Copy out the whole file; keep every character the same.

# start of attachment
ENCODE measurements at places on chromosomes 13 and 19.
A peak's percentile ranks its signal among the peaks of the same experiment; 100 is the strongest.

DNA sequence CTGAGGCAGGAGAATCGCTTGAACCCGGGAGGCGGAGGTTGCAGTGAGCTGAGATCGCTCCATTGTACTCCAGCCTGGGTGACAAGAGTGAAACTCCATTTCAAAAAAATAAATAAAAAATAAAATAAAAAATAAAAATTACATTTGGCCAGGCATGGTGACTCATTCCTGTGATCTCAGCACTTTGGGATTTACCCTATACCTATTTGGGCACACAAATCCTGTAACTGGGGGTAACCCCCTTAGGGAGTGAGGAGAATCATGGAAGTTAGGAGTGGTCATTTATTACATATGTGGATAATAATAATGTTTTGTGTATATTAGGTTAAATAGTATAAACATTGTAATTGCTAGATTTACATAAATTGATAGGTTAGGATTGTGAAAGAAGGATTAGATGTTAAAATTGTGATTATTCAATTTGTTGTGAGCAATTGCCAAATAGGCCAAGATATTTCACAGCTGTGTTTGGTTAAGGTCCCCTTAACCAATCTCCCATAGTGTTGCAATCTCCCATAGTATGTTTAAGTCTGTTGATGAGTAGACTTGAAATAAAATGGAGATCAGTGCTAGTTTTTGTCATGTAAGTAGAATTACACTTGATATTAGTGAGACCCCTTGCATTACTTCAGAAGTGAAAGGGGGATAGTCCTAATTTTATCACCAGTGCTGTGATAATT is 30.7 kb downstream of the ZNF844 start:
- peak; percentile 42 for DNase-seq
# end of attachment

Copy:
ENCODE measurements at places on chromosomes 13 and 19.
A peak's percentile ranks its signal among the peaks of the same experiment; 100 is the strongest.

DNA sequence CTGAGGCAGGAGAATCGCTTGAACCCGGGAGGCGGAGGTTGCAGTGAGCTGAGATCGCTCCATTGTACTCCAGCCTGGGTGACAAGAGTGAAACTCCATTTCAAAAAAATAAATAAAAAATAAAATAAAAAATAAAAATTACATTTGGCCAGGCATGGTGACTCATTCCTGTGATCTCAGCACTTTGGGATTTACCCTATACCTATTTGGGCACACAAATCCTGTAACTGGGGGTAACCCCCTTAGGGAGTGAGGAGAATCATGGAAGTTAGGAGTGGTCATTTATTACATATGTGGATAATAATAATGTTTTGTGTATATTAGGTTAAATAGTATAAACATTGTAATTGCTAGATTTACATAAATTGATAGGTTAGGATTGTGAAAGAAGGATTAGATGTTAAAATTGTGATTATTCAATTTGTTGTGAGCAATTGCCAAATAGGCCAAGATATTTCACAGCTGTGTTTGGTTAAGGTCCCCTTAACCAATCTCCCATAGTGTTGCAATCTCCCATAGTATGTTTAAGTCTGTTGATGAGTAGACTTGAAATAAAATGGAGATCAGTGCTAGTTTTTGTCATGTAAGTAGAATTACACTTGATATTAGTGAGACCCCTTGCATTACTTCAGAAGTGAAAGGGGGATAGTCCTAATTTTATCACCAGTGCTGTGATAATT is 30.7 kb downstream of the ZNF844 start:
- peak; percentile 42 for DNase-seq